Day 15 – So we got up and got some breakfast and headed down to the offices for our pick up and meeting. There was no one there so we walked across the road to a coffee shop and got a cup of coffee there and asked the girl to call the Office number. She did this and they said they were running late and would be along in 20 minutes. We waited and finished our coffee and walked across to the office when the car arrived. Our phones had sketchy service when we were out and about so we could not rely on them in order to be contactable. Email was the best option. Unfortunately the weather was not co-operating with us this day – the people in the office did not know what was going to happen so we sat down and watched a DVD documentary on the bears in Hallo Bay. Clint, their pilot – arrived in around 11:00 and said that at the moment they were not flying out to the island. They said it might clear and we could head away but check in again in about 90 minutes. It was very informal to say the least and not really professional – but what could we do. We had found out the night before that there might be some eagles up around the dump so we were going to head up to there and see if we could find anything. We left the office and headed back out of toward towards Anchorage and turned off to the right before the look out point – the dump was about a mile out-of-town. I went into the office there when I arrived and asked if I could go in and see if there were any eagles about – the manager was helpful and said work away and told me where to look out for them – and we drove on in and started to scan the tree line and behind the fence. The weather started to turn pretty crap at this point and there was no point in trying to get out of the car as the place was a mess and I did not know how much the birds were used to humans. I got some shots of a Juvenile Eagle on a pile of rubbish alright in the rain and then we headed back to Homer as it was getting close to our check in time for the office. We stopped into the Safeway to get something to eat for lunch and when we were there we made a call to the office – still no change in the weather front and they said to check back again in another two hours. I did not know what this would mean re our trip – we had paid for two days and two nights out on the island looking for bears – even if we got out later on today we would have missed the whole day out there looking for bears – though it was bright till close to 21:00 hours. Anyways we took our lunch down to the Spit and sat out and ate it while looking at the locals and tourists moving around the place. We looked into some of the shops along here also and got some wet pants and coats in case we needed them for her or Seward later on in the trip. At around 16:00 we headed back to the Office and they were still reluctant to tell us what the plan was for the day – extremely indecisive. I said that it was unlikely that we were going to go out now as it was so late but they said it might clear and we might get out by 17:00. We waited just in case but when I asked about our trip and what we paid for and what we were going to get the people in there were reluctant to give me any idea of refund or compensation etc. Eventually we were told that the flight was not going so we called the Pioneer Inn again to see if they had any rooms for the night. Unfortunately they were booked out as well so we stayed in another place for the night – one that was recommended by the office. It was small and cozy and cost us another 100 dollars – a question that should have been answered by the Office re who was paying for it as we were supposed to be out on the Island so we did not have anything booked for today. However they were not willing to say what the story was with that so we headed back to the hotel and dropped off our bags. We got some nice shots of Float Planes landing on the way to the hotel the first time as well – a bit of luck really as they were coming in to land from a trip that they could get out and do that day – seemed like we were the only ones that were grounded.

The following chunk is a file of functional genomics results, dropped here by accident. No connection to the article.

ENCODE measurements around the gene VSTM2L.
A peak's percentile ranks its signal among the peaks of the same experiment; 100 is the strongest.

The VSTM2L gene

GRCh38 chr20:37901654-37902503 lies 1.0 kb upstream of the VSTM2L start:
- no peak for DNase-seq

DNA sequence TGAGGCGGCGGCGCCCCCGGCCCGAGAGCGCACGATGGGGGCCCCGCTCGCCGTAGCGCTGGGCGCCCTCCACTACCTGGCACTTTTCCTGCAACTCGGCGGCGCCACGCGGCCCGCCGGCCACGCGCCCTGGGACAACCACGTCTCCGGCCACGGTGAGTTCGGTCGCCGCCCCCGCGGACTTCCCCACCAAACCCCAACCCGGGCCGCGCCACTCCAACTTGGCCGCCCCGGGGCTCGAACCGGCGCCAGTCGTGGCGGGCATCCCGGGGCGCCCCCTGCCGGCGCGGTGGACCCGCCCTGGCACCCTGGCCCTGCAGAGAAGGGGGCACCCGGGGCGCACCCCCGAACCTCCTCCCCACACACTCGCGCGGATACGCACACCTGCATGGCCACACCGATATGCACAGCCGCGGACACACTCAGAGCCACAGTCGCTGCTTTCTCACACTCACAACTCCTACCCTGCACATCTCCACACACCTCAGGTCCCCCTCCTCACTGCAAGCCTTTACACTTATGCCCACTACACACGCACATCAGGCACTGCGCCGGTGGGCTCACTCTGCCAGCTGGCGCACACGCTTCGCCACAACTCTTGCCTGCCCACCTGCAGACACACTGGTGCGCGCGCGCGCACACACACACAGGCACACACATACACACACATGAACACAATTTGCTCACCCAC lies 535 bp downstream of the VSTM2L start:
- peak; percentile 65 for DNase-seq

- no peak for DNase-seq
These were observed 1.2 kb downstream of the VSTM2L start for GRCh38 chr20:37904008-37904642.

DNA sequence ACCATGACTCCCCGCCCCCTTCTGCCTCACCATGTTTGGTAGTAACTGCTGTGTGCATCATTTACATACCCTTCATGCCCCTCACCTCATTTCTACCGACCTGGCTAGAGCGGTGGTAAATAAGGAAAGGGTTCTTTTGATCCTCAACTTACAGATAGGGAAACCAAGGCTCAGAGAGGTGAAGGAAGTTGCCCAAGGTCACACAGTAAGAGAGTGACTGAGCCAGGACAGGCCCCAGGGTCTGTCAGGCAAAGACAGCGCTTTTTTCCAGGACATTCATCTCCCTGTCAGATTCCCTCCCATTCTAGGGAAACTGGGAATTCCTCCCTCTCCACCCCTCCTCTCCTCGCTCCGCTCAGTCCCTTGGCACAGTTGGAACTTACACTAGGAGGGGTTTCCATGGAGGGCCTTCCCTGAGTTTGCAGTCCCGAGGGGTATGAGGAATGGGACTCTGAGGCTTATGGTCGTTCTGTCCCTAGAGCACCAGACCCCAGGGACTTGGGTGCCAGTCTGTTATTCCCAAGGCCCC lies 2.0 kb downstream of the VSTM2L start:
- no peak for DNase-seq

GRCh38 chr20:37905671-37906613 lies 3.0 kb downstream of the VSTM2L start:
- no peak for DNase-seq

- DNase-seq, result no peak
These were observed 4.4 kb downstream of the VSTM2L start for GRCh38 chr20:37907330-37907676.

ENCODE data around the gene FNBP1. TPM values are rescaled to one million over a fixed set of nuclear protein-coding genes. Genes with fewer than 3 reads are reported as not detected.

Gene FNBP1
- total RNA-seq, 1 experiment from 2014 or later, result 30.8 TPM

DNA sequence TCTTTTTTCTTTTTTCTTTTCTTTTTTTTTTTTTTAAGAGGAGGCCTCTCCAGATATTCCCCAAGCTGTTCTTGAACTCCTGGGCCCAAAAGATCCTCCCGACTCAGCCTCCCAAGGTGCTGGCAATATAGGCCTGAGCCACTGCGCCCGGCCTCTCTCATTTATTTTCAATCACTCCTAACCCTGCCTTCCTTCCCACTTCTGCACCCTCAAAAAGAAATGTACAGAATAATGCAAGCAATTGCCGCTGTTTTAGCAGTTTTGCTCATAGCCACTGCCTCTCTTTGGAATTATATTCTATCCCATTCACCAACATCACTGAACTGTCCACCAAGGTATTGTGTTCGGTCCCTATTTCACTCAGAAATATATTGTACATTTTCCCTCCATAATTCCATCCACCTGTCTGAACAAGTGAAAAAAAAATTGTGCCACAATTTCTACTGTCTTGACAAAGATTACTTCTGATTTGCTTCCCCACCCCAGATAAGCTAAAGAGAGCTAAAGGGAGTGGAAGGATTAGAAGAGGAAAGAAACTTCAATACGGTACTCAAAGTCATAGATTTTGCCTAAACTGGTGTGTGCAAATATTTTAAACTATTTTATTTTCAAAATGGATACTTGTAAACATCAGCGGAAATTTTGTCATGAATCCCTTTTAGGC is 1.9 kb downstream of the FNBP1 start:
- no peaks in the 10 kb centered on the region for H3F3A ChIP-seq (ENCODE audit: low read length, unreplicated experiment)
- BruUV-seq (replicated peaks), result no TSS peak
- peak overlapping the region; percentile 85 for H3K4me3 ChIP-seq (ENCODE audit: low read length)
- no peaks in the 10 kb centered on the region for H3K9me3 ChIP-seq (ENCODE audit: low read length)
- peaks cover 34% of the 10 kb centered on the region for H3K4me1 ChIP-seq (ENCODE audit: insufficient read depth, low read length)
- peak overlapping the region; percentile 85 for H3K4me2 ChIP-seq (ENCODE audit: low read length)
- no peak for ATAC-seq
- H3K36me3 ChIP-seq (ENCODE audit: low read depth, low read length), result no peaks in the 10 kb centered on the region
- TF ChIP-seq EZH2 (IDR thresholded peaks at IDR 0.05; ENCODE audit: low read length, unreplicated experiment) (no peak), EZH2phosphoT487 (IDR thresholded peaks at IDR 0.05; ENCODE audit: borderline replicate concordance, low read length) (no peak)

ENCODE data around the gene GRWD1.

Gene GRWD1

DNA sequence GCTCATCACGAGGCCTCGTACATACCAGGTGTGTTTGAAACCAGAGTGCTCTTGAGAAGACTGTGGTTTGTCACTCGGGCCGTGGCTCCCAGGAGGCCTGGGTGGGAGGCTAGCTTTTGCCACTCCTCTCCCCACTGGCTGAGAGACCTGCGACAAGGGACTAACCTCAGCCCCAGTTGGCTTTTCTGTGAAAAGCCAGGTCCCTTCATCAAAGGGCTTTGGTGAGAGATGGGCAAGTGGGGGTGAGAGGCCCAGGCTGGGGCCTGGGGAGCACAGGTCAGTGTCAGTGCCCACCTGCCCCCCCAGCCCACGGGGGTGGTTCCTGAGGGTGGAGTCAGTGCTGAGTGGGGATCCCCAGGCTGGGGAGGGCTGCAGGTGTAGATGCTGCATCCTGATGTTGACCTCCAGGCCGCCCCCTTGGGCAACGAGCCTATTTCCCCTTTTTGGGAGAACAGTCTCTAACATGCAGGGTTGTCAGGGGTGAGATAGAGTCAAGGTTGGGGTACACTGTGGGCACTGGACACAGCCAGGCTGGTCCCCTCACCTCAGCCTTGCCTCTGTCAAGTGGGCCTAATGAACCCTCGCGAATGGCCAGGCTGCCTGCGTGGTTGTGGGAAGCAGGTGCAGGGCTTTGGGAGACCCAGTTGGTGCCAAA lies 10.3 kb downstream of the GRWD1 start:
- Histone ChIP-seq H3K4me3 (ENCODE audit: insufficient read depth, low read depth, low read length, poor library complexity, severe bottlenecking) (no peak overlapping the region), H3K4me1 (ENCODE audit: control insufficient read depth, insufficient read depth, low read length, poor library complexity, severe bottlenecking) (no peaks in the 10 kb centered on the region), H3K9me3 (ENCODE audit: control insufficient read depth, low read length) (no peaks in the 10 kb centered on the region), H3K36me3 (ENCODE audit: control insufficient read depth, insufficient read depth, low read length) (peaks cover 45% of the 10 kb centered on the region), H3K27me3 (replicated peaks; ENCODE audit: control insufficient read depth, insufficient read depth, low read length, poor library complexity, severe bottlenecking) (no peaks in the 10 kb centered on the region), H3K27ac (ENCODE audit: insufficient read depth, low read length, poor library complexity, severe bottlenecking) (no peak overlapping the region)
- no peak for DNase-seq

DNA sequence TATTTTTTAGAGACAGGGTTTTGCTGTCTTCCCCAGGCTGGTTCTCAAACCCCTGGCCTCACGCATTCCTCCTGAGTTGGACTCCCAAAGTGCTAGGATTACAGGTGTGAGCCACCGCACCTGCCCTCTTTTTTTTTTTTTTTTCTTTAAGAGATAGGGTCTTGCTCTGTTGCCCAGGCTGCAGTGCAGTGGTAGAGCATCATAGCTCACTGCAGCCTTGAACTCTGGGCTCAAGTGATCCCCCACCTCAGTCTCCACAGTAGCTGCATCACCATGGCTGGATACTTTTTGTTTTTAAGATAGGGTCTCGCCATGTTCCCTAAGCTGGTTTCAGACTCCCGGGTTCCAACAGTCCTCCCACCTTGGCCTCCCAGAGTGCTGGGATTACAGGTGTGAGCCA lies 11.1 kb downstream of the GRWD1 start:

We decided to go for a run along the Spit as there was not a lot else to do about the place and the whole day had been a disaster as the bears and trip went. We drove into town and ran out to the end of the Spit and back in again – seeing some eagles along the way and chatting. We saw some cyclists also and one or two other runners. We headed back to the hotel and showered and changed and then we got something to eat at Safeway and took it down to the Spit to enjoy the evening light and breeze across the bay. We walked around a bit and headed backed to the room then to check the weather online and our emails in case the Office was in touch. There was nothing from the Office and the local weather seemed ok for the morning but who can tell. We went to bed and watched a movie and hoped that the morning was going to be a bit better than today.